In The Shetland Times (10th May) 25 years ago section, an article interested me. The Whalsay ferry was scheduled to do nine extra runs. This was the first of many changes made due to enormous demand for traffic to get on/off the island.
At the time only one ferry ran this service. I remember all the controversy well, as I worked on the ferry then, turning travellers away on an hourly basis.
In 1988, a ferry which could carry 18 cars was the norm. Soon after this a second ferry, years out of date, but capable of carrying 10 to 12 cars was added to the Whalsay crossing – week days – because of the then ever increasing demand for traffic space. Little has changed here since then, except in 1991, due to further increasing demand, the second ferry started to run all weekend alongside the other vessel.
This 1991 Whalsay ferry schedule remained static until now.
This week the Whalsay ferry service has gone back to exactly what it was 25 years ago. Another 18 car ferry, and another 10 to 12 car ferry beyond its sell by date – which runs only week days.
So let me be clear: there will be only one ferry operating at weekends, which will leave up to two hour gaps between departures. Considering the second ferry transported 110 cars the last Sunday it ran, the wait will probably be much longer for potential customers at weekends. This combined with the crossings lost around the top of the day on Monday and Wednesday, will leave many people stranded for hours, perhaps with a carful of restless children.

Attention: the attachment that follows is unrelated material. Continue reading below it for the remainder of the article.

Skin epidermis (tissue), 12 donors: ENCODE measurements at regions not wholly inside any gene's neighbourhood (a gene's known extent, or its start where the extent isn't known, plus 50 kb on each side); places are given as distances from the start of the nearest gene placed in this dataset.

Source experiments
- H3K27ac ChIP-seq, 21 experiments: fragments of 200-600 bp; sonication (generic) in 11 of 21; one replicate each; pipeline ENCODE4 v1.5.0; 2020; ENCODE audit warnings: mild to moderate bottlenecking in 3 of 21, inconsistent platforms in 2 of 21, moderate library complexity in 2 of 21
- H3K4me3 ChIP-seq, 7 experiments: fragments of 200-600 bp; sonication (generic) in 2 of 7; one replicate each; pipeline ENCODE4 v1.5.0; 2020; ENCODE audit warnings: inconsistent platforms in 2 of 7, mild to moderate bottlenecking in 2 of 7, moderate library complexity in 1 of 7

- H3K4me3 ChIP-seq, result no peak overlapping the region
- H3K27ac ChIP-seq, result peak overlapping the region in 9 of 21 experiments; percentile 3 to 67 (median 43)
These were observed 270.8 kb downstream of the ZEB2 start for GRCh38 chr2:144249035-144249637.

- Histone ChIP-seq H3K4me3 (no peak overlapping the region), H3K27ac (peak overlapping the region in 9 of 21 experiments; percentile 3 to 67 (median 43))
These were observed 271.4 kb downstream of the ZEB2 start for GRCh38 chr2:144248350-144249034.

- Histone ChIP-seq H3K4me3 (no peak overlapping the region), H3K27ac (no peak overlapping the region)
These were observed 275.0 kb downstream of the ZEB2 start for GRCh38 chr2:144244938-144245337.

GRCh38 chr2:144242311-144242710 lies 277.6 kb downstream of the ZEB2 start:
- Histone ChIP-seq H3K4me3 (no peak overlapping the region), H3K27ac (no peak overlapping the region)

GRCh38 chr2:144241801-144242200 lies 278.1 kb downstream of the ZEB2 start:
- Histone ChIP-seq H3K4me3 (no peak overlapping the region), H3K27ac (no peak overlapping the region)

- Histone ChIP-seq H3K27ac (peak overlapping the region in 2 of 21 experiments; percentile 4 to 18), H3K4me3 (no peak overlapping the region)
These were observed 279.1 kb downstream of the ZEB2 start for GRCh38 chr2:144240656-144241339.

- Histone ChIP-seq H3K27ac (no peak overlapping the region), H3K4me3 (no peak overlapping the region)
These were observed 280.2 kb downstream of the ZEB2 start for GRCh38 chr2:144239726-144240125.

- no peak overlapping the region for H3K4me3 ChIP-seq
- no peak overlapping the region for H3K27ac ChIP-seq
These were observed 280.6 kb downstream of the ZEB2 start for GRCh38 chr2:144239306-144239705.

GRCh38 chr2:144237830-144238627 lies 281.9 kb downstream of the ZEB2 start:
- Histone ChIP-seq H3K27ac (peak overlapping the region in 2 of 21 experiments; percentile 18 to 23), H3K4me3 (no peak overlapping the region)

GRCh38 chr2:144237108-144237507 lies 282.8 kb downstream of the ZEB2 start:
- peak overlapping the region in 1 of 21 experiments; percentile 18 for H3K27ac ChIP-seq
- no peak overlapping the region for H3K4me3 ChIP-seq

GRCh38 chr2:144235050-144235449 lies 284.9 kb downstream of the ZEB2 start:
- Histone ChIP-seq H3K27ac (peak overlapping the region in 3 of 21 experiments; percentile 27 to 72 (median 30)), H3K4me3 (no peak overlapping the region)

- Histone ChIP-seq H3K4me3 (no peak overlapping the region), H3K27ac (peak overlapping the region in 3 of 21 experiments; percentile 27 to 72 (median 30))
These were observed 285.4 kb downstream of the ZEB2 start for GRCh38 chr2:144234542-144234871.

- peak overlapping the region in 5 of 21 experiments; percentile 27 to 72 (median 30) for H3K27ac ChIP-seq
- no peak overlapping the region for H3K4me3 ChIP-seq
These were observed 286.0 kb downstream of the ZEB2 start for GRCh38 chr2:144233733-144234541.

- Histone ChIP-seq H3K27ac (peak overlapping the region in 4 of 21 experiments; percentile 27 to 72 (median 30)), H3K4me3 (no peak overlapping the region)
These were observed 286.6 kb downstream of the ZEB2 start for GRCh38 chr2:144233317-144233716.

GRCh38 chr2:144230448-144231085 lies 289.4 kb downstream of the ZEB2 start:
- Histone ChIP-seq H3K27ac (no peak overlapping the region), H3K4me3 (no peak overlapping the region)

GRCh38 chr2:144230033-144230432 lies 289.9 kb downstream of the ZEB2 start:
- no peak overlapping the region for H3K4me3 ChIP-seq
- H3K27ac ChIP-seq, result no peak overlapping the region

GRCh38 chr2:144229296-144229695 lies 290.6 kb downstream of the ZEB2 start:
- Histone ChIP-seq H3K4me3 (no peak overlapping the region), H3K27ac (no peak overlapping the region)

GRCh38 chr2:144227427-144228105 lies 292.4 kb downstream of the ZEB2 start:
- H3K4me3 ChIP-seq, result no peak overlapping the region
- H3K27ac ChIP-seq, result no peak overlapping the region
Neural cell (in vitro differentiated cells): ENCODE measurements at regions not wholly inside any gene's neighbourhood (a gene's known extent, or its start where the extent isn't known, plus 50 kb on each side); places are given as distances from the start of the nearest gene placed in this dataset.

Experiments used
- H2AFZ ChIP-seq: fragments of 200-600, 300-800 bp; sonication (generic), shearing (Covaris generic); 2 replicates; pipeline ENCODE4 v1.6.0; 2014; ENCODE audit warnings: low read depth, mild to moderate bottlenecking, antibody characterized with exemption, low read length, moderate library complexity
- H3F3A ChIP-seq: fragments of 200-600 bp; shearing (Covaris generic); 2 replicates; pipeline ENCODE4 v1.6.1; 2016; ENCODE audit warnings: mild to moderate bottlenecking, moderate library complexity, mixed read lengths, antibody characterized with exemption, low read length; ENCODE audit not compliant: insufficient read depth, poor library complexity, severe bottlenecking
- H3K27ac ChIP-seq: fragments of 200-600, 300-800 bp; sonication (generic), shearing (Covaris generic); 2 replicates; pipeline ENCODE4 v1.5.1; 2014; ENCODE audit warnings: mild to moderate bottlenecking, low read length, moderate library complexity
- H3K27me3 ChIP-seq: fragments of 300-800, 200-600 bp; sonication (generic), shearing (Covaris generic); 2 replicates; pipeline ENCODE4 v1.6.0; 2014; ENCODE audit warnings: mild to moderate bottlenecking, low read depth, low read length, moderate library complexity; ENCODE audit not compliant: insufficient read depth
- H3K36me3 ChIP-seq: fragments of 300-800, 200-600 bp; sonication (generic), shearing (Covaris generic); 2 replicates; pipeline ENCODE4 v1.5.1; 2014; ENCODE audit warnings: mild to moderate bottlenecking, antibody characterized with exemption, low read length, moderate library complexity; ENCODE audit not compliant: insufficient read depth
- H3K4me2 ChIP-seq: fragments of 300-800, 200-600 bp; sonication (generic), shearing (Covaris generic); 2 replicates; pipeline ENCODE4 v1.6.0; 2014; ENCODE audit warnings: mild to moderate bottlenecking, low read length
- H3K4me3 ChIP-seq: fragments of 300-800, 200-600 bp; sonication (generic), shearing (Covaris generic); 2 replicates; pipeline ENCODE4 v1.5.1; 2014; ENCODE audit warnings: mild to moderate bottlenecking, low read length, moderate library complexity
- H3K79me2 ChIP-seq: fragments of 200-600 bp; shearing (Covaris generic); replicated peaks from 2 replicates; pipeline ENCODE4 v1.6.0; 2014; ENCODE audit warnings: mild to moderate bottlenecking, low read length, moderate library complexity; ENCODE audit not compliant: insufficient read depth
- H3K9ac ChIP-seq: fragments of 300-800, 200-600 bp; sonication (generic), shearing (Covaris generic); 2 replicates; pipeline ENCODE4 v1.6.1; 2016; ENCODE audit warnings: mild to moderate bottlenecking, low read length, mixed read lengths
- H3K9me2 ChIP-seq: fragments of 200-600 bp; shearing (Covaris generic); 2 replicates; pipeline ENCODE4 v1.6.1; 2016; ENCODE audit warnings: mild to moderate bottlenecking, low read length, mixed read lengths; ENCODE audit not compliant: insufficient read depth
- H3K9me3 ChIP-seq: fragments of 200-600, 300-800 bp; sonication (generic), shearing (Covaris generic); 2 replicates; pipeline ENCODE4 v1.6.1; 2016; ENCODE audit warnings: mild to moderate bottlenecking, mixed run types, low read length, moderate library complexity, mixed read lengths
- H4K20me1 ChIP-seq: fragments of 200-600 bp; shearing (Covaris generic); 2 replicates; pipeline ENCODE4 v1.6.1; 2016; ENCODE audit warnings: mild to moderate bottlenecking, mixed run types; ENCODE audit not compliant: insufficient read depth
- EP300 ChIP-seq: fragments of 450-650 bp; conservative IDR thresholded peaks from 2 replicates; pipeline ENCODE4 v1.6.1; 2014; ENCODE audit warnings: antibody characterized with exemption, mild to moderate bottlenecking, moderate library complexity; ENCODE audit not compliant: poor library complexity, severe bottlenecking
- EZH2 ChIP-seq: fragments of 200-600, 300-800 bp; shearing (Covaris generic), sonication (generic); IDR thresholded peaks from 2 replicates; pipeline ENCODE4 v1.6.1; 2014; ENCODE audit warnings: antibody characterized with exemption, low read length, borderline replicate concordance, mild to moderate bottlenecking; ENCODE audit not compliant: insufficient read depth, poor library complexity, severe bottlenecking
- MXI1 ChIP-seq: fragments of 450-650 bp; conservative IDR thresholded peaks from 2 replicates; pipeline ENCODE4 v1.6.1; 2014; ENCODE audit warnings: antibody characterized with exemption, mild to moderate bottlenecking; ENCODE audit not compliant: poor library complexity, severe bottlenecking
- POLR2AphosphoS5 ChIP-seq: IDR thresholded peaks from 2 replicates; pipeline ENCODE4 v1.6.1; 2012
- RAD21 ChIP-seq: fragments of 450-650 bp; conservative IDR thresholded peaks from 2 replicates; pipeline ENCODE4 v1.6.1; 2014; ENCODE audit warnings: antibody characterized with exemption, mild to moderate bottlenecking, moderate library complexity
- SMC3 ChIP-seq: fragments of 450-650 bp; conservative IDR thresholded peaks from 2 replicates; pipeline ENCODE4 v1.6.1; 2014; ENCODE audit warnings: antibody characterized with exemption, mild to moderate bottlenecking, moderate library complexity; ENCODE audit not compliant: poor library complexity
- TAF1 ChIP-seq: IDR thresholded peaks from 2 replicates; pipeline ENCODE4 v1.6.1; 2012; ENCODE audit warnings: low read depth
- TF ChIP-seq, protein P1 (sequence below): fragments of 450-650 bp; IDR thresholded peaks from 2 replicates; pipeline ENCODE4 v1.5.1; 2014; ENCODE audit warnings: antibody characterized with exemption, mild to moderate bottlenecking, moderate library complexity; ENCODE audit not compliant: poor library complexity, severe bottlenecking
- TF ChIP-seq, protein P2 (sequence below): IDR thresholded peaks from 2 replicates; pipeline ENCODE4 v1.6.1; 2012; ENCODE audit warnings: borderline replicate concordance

Much has been improved across Shetland and the world in 25 years, it’s not often so large steps back in time are made. To cut a service running mainly at maximum capacity, will have a very detrimental effect on this community. Many Whalsay homes now stand empty, with ever lower prospects of sale. I fear for Whalsay’s fate during the next quarter century.
Good luck to the ferry men now facing the return to all the turning away of angry faces, and good luck to all intending to travel to/from Whalsay. May you all have the best patience in the world, it was reasonable while it lasted.
Peter Walker Anderson